John McCain Says Donald Trump Is Helping Putin 'Shatter' NATO Alliance With Montenegro Comments

Republican Senator John McCain of Arizona lashed out at President Donald Trump on Wednesday for Trump's recent comments about NATO's collective defense obligations.

In an interview with Fox News on Tuesday evening, in response to a question by host Tucker Carlson, Trump echoed Carlson's concerns about whether the U.S. should defend a small country like Montenegro if it were to come under attack. McCain, who is known to be hawkish on Russia, accused Trump of toeing the Kremlin line.  

“The people of #Montenegro boldly withstood pressure from #Putin’s Russia to embrace democracy. The Senate voted 97-2 supporting its accession to #NATO. By attacking Montenegro & questioning our obligations under NATO, the President is playing right into Putin’s hand,” McCain tweeted on Wednesday, the day after Trump’s interview.

NATO was formed shortly after World War II to counter Soviet aggression, and the Russian government that emerged after the fall of the Soviet Union has never trusted the alliance. Montenegro joined NATO in 2017, a year after an alleged Russian election-day plot to assassinate Montenegro's prime minister to keep the country from joining the alliance.

The investigation into the alleged coup is still ongoing, and some analysts have cast doubt on the extent of Russian interference in the country. But Russia has succeeded in derailing the NATO membership of its neighbors Ukraine and Georgia by stirring up conflict and occupying parts of those countries.

Because NATO guarantees collective defense under Article 5, it is reluctant to admit new members that are already involved in a conflict. But the alliance has condemned Russia’s interference in the internal affairs of its neighbors.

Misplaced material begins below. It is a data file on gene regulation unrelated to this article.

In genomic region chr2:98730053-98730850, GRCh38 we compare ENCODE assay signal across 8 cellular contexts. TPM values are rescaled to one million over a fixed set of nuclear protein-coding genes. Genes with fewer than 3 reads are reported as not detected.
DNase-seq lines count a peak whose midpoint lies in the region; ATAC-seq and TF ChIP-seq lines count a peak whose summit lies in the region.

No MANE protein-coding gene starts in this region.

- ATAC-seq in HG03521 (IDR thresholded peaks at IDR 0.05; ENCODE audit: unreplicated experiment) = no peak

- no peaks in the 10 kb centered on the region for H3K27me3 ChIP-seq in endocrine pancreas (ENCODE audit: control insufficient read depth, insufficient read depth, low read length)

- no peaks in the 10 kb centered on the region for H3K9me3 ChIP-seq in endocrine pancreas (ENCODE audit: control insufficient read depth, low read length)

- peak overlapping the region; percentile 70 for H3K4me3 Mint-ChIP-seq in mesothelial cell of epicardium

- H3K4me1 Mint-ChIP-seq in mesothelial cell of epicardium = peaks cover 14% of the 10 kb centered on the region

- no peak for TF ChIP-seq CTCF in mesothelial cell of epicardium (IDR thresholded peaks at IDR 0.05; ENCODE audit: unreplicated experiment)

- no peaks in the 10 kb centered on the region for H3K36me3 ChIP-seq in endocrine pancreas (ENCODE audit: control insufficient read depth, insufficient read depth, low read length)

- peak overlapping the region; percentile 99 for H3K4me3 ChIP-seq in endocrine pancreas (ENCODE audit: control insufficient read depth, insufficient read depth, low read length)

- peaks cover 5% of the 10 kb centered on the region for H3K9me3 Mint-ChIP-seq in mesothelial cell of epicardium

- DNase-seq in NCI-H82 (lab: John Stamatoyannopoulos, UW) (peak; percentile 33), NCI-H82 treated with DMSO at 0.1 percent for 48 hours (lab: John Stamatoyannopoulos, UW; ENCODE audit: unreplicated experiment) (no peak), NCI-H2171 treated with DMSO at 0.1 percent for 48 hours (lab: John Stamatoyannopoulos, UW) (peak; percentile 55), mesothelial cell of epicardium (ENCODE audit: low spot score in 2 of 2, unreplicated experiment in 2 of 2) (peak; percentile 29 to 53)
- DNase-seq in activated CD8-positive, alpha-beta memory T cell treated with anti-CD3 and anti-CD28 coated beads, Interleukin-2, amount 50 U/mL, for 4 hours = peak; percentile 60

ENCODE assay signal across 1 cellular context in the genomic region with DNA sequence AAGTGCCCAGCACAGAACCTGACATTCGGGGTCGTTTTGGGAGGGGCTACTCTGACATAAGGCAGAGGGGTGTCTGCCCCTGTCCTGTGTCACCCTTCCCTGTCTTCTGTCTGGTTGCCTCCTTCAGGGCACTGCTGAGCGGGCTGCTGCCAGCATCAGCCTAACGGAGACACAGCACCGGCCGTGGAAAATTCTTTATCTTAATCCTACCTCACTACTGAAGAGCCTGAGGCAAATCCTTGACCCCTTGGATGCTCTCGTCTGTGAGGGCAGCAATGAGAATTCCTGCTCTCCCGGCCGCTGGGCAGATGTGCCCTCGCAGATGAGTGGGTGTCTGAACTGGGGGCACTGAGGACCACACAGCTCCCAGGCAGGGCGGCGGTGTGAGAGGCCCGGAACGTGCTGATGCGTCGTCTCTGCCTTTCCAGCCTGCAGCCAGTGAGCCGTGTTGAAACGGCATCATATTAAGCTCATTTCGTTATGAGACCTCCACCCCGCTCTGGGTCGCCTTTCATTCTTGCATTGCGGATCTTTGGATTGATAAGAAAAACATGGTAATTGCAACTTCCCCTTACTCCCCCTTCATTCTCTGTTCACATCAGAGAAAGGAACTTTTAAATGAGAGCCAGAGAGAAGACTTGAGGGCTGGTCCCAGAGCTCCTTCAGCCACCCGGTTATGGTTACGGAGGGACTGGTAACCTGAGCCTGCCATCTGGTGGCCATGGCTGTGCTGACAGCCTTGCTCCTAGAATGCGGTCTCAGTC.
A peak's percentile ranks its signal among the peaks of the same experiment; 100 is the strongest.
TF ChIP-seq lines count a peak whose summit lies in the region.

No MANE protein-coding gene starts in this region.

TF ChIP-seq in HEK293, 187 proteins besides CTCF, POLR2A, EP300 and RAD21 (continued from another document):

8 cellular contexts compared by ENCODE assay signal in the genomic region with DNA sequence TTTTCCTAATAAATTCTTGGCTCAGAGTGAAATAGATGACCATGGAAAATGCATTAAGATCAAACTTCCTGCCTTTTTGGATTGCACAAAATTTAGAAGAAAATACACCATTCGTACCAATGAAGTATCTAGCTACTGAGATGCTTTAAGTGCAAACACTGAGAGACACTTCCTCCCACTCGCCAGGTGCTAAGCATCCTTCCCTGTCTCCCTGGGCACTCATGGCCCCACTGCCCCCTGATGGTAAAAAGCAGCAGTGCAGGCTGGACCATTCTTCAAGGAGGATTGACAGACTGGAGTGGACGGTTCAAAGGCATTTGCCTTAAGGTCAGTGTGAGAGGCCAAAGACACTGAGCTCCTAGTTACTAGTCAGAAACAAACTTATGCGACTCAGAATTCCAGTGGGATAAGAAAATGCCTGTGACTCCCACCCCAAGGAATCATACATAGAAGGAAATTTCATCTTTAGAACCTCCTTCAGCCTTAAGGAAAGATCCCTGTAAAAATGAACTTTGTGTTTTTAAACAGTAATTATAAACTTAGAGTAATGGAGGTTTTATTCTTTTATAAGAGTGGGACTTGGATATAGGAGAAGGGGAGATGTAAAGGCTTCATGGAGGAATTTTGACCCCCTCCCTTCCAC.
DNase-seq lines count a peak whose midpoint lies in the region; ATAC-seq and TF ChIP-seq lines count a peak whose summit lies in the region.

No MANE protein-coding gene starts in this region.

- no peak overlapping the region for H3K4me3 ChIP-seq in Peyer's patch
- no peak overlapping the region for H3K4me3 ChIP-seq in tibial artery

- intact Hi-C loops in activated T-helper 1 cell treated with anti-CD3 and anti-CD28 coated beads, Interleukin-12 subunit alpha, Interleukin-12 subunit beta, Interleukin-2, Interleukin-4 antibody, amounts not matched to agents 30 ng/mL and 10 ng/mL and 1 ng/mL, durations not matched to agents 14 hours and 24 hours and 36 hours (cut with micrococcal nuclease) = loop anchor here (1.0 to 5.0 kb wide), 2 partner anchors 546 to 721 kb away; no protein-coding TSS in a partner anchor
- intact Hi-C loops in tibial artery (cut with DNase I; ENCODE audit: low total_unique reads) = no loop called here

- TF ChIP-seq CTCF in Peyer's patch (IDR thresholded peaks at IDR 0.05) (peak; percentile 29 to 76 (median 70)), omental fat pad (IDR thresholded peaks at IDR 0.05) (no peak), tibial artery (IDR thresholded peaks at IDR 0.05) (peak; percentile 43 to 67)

“For more than two decades, NATO has strived to build a partnership with Russia, developing dialogue and practical cooperation in areas of common interest. Cooperation has been suspended in response to Russia’s military intervention in Ukraine, which the Allies condemn in the strongest terms,” a statement from NATO read. “Political and military channels of communication remain open. NATO remains concerned by Russia’s continued destabilizing pattern of military activities and aggressive rhetoric, which goes well beyond Ukraine.”

Republican lawmakers are traditionally tough on Russia, and McCain has emerged as one of the staunchest defenders of countries like Ukraine and Georgia. McCain visited pro-Western protesters in Kiev when they succeeded in ousting a pro-Russian government, and he has consistently called on Trump to send Ukraine lethal arms to fight against pro-Russian separatists in the country.

Last year, McCain went on a tour of Ukraine, Georgia and the Baltic States—all of which fear Russian aggression—and he visited the border of South Ossetia, a Russian-backed breakaway region that declared independence from Georgia in 2008. The Arizona senator has taken numerous trips to Tbilisi over the years and advocated for the country's defense against Russian aggression and influence.

Conversely, Trump has maintained an unusually friendly stance toward Russia. On Monday, he met with Putin for a private two-hour meeting, and then appeared with the Russian leader at a joint press conference where he cast doubt on whether the Kremlin had interfered in the 2016 presidential election, and then later tried to back track on what he actually meant to say.

Despite Trump's stance, the U.S. has upheld sanctions against Russia and sent more troops to the NATO countries bordering Russia, such as Poland and Norway.